There is no question that certain talk-radio hosts—Savage, Hannity, and alas, Limbaugh, Ingraham, and Levin also–have encouraged the development of this habit in their listeners.
The habit leads to wild assertions, and particularly about the Republican Establishment. I note here I have agreed with every word of Pete Spiliakos’s many posts here at pomocon and over at First Things attacking the idiocy and arrogance of the establishment types, and I will mention my own impeachment-related posts that reflect my own distinctive “Where’s the Leadership?” unhappiness with such types.
So I of course grant that speaking of a “Republican Establishment” in a shorthand manner makes sense, but we still have to ask: how could the moves of an Establishment so powerful within the Republican Party be so easily understood by any of us not right in the corridors of power? I mean, I believe that an Establishment exists, but more as a tendency, and as a number of competing-with-one-another shadowy and ever-changing cliques, than as any singular coordinated entity. Yes, in certain institutions, such as Congress, on a number of issues I can pretty precisely designate those who belong to an Establishment clique. But I certainly do not think I see and grasp all the maneuvers of the Establishment types. I take it for granted that sometimes, I am taken for a ride by them. Can’t be helped, unless you are a super-genius. But in comes the Blinded Trump supporter, and he will tell me all about what’s going on, with total confidence. And whatever’s going on, it always seems to require fealty to Trump and excusing his latest idiocies and evil-sayings.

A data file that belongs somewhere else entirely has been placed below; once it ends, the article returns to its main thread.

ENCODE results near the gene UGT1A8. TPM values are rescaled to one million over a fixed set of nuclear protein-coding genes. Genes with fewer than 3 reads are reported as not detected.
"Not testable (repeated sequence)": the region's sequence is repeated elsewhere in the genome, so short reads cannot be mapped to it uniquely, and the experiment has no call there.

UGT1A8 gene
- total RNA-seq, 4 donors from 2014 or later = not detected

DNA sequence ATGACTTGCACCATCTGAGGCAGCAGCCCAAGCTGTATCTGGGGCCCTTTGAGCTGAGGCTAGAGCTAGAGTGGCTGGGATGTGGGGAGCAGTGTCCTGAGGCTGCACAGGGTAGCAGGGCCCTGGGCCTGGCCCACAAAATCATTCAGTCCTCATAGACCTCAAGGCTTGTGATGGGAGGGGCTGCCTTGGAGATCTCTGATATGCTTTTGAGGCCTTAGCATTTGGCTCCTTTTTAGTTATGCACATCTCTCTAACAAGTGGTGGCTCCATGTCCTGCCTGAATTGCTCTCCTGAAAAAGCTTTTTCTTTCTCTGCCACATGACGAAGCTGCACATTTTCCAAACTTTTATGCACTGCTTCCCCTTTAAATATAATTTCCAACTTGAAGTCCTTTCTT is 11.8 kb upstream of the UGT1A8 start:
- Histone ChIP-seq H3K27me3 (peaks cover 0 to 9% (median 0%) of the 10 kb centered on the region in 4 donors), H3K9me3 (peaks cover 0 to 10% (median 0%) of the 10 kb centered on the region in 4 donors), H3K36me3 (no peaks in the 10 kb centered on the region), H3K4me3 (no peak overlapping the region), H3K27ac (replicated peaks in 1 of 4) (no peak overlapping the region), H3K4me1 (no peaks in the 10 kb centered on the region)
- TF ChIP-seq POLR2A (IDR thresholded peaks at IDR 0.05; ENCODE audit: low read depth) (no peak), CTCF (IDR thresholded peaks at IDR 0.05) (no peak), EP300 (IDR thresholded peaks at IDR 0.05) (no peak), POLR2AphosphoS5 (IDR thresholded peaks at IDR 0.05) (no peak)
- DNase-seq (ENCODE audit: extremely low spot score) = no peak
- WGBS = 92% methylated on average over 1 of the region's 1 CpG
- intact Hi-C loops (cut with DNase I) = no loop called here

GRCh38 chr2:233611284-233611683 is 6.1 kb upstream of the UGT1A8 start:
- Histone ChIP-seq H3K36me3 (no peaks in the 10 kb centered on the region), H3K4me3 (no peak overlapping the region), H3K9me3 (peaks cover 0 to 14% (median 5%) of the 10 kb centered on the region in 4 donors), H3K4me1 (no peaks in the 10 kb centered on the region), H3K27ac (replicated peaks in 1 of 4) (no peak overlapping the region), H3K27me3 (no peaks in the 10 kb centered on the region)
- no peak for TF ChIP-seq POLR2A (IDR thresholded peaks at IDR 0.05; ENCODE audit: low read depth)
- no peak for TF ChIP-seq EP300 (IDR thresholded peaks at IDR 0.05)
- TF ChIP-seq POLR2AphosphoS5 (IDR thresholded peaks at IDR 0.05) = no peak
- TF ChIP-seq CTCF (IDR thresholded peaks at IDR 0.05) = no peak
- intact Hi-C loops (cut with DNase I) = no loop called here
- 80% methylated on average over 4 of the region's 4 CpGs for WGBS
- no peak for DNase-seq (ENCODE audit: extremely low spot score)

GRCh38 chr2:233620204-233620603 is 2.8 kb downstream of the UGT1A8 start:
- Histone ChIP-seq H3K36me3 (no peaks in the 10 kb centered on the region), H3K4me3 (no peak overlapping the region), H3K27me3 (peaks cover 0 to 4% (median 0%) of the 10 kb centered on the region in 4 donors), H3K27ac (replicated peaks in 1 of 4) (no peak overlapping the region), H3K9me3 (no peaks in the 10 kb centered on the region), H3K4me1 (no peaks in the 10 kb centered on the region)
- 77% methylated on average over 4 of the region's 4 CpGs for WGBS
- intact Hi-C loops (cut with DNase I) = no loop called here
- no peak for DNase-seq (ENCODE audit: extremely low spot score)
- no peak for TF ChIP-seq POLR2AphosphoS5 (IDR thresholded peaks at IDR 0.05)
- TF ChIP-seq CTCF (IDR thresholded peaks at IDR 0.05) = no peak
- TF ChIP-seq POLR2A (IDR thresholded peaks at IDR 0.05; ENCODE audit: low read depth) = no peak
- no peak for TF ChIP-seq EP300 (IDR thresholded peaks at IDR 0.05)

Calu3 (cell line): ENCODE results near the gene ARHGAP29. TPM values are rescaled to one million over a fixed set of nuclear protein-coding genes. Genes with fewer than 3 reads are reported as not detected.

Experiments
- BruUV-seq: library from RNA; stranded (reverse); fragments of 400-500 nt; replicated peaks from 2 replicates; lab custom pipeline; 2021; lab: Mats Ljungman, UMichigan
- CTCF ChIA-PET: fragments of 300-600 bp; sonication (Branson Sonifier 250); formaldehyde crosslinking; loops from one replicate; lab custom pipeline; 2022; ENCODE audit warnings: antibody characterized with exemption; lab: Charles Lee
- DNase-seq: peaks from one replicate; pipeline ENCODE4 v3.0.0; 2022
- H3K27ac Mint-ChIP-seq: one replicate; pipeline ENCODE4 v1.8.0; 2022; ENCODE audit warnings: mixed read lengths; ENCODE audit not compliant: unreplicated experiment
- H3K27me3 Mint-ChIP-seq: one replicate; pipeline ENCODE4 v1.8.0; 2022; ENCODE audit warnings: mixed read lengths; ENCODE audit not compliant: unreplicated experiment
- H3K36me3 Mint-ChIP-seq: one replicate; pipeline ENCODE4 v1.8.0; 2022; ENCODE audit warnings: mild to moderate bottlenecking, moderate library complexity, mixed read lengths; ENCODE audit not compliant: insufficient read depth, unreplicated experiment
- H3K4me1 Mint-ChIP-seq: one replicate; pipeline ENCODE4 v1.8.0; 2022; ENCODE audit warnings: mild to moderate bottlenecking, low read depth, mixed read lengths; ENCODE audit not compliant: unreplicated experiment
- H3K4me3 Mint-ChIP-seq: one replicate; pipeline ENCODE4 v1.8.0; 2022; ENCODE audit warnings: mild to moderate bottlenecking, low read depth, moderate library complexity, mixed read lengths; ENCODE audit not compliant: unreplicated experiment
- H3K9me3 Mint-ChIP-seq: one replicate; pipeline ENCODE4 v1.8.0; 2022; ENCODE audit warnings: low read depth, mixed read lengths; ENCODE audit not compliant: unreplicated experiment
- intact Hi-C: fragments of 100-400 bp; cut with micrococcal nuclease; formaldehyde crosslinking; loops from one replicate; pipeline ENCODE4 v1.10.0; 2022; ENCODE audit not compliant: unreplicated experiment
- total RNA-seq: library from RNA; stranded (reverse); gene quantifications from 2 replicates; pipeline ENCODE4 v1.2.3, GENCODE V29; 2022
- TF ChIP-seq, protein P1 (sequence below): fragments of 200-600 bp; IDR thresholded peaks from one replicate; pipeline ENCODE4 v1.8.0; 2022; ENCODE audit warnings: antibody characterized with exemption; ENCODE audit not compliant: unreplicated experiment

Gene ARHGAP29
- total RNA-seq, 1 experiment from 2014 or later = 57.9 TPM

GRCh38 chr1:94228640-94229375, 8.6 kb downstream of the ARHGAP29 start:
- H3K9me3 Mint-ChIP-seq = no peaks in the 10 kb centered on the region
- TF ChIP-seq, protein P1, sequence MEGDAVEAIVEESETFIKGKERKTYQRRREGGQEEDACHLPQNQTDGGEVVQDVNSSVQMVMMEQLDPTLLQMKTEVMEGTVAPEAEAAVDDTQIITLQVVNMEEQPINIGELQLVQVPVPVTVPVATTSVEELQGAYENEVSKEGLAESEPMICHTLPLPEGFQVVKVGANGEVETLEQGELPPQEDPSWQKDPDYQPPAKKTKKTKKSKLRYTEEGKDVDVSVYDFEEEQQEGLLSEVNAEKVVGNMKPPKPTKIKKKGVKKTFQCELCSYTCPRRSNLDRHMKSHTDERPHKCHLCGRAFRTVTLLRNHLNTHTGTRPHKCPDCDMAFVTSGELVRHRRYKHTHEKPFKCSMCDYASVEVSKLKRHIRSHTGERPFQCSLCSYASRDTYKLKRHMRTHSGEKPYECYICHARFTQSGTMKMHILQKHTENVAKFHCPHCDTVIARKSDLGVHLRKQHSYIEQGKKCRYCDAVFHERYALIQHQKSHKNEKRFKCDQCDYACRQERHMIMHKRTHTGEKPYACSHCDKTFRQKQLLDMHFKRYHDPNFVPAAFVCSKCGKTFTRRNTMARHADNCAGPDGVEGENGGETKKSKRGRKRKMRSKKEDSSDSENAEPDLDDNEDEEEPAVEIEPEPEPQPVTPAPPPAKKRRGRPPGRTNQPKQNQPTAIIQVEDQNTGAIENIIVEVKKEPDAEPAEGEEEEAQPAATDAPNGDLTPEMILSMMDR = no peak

Not that this habit is limited to Trump supporters—I recall my astonishment earlier this year at reading a number of commenters–some pro-Trump, some anti-, asserting with absolute confidence that Trump had secretly paid for the loyalty of the Breitbart staff. How did they know this? Why did they think it would do anyone any good for them to come into a discussion and assert such without evidence? Why do such persons trust their distrustful political instincts so much?